Background: Individually, randomised trials have not shown conclusively whether adjuvant chemotherapy benefits adult patients with localised resectable soft-tissue sarcoma.
Methods: A quantitative meta-analysis of updated data from individual patients from all available randomised trials was carried out to assess whether adjuvant chemotherapy improves overall survival, recurrence-free survival, and local and distant recurrence-free intervals (RFI) and whether chemotherapy is differentially effective in patients defined by age, sex, disease status at randomisation, disease site, histology, grade, tumour size, extent of resection, and use of radiotherapy.
Findings: 1568 patients from 14 trials of doxorubicin-based adjuvant chemotherapy were included (median follow-up 9.4 years). Hazard ratios of 0.73 (95% CI 0.56-0.94, p = 0.016) for local RFI, 0.70 (0.57-0.85, p = 0.0003) for distant RFI, and 0.75 (0.64-0.87, p = 0.0001) for overall recurrence-free survival, correspond to absolute benefits from adjuvant chemotherapy of 6% (95% CI 1-10), 10% (5-15), and 10% (5-15), respectively, at 10 years. For overall survival the hazard ratio of 0.89 (0.76-1.03) was not significant (p = 0.12), but represents an absolute benefit of 4% (1-9) at 10 years. These results were not affected by prespecified changes in the groups of patients analysed. There was no consistent evidence that the relative effect of adjuvant chemotherapy differed for any subgroup of patients for any endpoint. However, the best evidence of an effect of adjuvant chemotherapy for survival was seen in patients with sarcomas of the extremities.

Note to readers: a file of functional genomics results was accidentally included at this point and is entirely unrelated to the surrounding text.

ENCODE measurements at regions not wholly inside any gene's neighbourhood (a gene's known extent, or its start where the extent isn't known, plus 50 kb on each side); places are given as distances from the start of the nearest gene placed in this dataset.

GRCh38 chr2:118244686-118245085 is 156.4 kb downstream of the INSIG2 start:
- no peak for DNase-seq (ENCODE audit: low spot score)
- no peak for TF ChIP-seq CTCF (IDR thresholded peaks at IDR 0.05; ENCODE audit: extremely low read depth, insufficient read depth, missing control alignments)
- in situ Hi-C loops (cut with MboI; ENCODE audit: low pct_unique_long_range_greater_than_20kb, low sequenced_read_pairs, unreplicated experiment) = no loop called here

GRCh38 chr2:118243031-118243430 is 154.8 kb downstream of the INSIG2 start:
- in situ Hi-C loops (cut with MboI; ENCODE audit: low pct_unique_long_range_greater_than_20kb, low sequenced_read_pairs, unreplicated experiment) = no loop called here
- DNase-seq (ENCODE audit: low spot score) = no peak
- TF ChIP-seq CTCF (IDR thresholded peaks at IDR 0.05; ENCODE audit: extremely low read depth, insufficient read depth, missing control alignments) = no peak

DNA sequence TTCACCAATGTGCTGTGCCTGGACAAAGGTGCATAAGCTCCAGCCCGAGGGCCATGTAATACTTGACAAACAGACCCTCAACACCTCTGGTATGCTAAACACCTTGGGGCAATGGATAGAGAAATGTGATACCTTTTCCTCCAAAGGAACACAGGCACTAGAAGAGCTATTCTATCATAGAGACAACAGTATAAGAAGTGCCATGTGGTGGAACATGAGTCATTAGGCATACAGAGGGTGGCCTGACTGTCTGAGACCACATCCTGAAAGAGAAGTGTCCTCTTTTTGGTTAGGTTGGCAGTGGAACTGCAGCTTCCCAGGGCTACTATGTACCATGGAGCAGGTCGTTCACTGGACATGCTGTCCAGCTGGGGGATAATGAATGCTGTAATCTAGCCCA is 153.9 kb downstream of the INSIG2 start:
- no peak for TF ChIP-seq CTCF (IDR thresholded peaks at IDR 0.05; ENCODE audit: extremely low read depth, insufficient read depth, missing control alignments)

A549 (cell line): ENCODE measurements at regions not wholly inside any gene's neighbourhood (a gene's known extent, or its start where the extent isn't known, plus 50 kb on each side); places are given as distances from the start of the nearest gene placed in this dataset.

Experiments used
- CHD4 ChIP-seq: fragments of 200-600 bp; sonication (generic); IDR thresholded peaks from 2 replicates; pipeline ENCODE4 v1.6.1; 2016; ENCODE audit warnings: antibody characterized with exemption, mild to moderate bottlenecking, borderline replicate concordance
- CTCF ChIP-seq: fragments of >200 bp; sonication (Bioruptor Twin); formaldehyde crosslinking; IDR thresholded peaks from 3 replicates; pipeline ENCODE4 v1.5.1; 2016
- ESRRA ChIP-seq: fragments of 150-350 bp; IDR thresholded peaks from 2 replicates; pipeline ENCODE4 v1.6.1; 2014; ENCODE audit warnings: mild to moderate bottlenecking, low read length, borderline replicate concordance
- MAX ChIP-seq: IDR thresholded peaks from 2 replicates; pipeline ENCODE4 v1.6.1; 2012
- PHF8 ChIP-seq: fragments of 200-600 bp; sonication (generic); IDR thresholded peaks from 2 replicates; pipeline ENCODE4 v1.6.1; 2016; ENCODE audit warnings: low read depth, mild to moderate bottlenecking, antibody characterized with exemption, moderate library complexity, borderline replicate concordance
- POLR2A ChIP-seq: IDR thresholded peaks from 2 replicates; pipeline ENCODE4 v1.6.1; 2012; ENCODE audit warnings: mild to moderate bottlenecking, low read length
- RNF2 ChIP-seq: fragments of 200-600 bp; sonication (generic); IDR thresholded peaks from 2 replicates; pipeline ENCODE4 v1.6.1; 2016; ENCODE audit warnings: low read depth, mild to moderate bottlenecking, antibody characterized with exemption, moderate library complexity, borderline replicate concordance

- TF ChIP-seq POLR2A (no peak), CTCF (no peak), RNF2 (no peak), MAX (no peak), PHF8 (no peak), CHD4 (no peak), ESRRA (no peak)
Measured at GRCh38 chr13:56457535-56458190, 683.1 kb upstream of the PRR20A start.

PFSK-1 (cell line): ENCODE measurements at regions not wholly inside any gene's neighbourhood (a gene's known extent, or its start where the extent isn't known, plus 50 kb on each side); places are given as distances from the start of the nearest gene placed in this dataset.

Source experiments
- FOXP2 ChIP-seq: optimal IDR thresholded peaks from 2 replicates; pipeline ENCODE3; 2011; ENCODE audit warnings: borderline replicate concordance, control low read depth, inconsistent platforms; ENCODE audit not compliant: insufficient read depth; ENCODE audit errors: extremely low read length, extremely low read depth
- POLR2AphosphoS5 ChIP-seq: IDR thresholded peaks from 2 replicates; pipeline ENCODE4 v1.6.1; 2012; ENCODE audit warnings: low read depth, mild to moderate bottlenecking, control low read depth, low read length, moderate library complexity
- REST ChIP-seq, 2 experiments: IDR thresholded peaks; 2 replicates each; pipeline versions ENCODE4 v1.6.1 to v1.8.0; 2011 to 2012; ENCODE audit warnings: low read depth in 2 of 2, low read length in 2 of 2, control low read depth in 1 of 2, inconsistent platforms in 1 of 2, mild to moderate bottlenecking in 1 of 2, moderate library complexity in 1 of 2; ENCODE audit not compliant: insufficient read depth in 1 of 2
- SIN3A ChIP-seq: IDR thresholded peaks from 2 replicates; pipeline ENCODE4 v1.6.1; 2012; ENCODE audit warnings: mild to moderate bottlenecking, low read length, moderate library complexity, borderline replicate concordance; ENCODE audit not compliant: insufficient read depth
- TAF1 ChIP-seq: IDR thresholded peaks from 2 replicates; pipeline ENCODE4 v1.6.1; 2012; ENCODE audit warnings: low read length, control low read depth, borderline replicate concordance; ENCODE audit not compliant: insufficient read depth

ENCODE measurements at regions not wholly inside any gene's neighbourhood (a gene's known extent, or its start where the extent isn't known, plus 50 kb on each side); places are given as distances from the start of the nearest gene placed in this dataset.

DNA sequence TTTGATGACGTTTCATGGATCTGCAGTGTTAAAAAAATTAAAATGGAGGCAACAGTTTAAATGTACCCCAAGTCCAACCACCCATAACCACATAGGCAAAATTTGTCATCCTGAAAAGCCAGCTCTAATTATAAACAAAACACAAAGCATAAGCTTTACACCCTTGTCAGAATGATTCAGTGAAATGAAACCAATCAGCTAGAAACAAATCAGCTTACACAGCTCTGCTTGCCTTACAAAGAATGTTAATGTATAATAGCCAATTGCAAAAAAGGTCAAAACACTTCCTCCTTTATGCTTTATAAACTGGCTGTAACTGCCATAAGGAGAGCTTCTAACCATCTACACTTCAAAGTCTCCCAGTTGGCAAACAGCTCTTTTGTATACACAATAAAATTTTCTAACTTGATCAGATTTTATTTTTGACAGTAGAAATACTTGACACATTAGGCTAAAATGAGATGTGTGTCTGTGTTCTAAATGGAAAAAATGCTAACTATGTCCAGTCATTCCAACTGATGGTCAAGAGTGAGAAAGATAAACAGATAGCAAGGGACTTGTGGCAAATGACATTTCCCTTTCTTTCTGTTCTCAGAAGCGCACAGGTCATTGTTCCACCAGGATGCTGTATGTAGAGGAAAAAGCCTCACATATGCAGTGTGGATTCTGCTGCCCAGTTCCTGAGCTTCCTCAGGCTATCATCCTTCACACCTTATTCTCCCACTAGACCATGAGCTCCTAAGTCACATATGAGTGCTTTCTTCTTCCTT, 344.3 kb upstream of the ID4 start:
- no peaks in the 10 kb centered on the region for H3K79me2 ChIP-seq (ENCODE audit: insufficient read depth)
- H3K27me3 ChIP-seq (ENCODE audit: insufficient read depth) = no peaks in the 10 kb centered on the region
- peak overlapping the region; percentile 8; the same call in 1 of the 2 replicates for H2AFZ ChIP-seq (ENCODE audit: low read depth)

Interpretation: The meta-analysis provides evidence that adjuvant doxorubicin-based chemotherapy significantly improves the time to local and distant recurrence and overall recurrence-free survival. There is a trend towards improved overall survival.